KUALA LUMPUR: Jasin MP Datuk Mohd Said Yusof, who has accused certain top Customs officials of selling seized luxury cars to their friends in the palace and government offices, should make an official report on his allegations, according to Finance Ministry parliamentary secretary Datuk Hilmi Yahya.
"I have never heard of such practice. I am confident that Customs officials are following procedures," Hilmi told reporters at Parliament. "But if the Jasin MP has accurate information on the alleged practice, he should lodge a report.
"The ACA will investigate. We (in the Government) are transparent."
Hilmi was commenting further on claims by Mohd Said that the officials had abused their power by selling cars meant for open auction to royal friends in return for Datukships.
Customs director-general Datuk Abdul Rahman Abdul Hamid has since denied the allegations, which Mohd Said made during a parliamentary session on Wednesday.
His men handled seized cars according to stipulated procedures, Abdul Rahman said.
At Parliament, Hilmi had replied that some of the cars put up for public auction were in poor condition.
Yesterday, he said confiscated cars were disposed of through a tender process and action could be taken against officials who did not follow procedures.
He added that confiscated cars could not be sold below the reserved price fixed after the Public Works Department had assessed them. Hilmi said anyone could buy the cars, including government officials, but they had to go through the tender process.
Mohd Said said he had not received any call from the ACA following news reports of his allegations.
"I am willing to extend my cooperation if they call me."
Commenting on the issue, Deputy Prime Minister Datuk Seri Najib Tun Razak said MPs should not be denied the right to speak up in Parliament on any matter, as they are covered by parliamentary privilege.
He added, however, that the Barisan Nasional would have to make a decision against any of its MPs who makes baseless allegations.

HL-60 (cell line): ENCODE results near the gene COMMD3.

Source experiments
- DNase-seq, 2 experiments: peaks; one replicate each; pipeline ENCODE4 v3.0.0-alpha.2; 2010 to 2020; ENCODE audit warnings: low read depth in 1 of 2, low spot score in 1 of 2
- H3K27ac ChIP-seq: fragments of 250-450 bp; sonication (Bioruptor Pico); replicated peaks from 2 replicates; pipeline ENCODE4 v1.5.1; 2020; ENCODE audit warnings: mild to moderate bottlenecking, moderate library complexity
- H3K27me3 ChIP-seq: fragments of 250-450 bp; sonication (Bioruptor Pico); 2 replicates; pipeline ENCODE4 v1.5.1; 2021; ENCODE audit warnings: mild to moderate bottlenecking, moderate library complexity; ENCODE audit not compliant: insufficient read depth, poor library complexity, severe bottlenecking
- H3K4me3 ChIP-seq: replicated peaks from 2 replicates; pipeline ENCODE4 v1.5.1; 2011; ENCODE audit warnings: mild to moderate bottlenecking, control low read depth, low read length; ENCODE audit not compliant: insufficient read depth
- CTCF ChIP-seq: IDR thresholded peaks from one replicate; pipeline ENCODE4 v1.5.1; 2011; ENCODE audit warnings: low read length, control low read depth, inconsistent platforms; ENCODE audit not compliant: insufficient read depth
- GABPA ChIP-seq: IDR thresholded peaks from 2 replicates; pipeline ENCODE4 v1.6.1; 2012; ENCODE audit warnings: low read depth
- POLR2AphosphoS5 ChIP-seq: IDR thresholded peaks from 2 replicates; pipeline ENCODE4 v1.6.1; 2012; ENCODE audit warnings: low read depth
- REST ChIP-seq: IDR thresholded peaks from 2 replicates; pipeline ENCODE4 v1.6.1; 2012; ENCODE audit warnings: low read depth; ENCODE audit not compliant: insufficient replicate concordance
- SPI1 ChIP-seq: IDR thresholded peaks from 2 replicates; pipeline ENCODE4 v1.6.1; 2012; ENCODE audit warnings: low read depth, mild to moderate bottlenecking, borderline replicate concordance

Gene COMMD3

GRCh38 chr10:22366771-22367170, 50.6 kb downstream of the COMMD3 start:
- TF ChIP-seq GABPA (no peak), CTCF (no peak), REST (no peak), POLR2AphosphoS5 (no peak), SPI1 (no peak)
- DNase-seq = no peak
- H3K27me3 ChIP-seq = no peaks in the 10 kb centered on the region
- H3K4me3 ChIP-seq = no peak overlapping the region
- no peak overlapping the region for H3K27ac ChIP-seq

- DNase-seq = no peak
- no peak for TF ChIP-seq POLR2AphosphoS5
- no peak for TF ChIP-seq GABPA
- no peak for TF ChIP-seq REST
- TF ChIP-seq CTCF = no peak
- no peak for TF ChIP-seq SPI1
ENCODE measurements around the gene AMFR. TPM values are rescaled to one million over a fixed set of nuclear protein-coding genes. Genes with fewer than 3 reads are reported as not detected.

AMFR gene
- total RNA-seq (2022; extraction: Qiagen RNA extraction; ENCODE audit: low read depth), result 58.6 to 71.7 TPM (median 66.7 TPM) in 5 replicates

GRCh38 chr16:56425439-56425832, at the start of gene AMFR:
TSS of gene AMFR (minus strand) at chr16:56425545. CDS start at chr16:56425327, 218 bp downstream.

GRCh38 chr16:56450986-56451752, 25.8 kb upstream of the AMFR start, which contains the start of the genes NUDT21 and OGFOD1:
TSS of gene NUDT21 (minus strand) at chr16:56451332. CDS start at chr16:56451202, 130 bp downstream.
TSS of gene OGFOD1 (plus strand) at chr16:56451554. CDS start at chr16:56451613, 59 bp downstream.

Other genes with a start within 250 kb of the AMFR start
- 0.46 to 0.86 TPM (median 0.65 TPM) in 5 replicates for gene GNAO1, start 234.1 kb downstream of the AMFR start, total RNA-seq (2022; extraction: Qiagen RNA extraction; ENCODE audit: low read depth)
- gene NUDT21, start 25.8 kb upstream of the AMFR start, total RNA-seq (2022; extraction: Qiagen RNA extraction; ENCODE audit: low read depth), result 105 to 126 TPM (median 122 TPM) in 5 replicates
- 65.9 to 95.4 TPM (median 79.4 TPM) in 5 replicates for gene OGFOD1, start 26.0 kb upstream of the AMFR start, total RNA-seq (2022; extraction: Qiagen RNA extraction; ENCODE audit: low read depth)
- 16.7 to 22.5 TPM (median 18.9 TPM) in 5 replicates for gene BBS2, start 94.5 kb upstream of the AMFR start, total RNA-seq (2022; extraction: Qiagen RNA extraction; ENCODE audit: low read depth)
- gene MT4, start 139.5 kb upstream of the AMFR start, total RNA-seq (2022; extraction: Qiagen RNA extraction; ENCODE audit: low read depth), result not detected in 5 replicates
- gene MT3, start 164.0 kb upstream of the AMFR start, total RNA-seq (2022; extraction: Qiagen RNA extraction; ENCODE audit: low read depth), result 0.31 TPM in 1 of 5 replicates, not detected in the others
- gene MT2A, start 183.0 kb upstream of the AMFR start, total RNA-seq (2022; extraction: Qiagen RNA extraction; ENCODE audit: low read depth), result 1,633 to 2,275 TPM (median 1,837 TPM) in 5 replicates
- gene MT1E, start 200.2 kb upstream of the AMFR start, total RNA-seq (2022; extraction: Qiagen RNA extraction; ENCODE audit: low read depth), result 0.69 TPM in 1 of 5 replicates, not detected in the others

Najib, who is Barisan chief whip, said that unless Mohd Said is disqualified as an MP, for whatever reason, he has the right to speak in Parliament.
"If an MP makes an allegation and the allegation is not confirmed and baseless, it is not wrong for him legally. It's a matter for the party to decide," he said after chairing a Cabinet committee meeting on AIDS at his office here yesterday.
When pointed out that such accusations could affect the credibility of the department, Najib said a number of MPs had made allegations that were not supported by facts.
and lastly from NST: Jasin MP yet to lodge graft report against Customs; 30 Jun 2006 By V.Vasudevan
KUALA LUMPUR: Jasin MP Datuk Mohd Said Yusof has not lodged an anti-corruption report against the Customs Department over an alleged improper sale of confiscated cars.
And, judging from his statement yesterday, he is not likely to.
"In my case, somebody lodged a report against me at the ACA. I am sure someone could do the same in this case," said Mohd Said, who is under investigation for asking the Customs Department to close an eye over the import of sawn timber.
He had on Wednesday claimed the Customs Department had removed luxury cars, which should have been on the auction block, and privately sold them under special deals to friends, contacts at palaces and government departments. It was to please the buyers for specific reasons or curry favour to obtain honorifics like Datukships.
"This is of public interest," he said to reporters outside Parliament yesterday.
"Public revenue has been lost. Unlike in my sawn timber case, there was no loss of revenue as the timber did not involve any tax. Government had nothing to lose in that case."
In the case of the luxury cars, he said the Government was looking at a substansial loss as a car pegged at RM200,000 was being sold at RM40,000.
Finance Ministry parliamentary secretary Datuk Hilmi Yahya, who was also approached by reporters outside Parliament, said Mohd Said should lodge a report if he had sufficient information or proof.
"The ACA will investigate. We (the Government) are transparent," he told reporters at Parliament lobby.
Hilmi reiterated that confiscated cars were disposed of through the tender process and action could be taken against officials who did not follow the procedures.
He said that confiscated cars could only be sold by open auction and they could not be sold below the reserved price fixed after the cars were assessed by the Public Works Department.
Hilmi said anyone could buy the cars, including government officials
"But they had to go through the tender process. The cars are offered to top government officials but they too have to go through the procedure.."
Since January, he said, 58 confiscated luxury cars worth over RM8mil had been disposed off by the Customs through the auction process.
Read today's NST story:
Jasin MP's Allegation Baseless, says Customs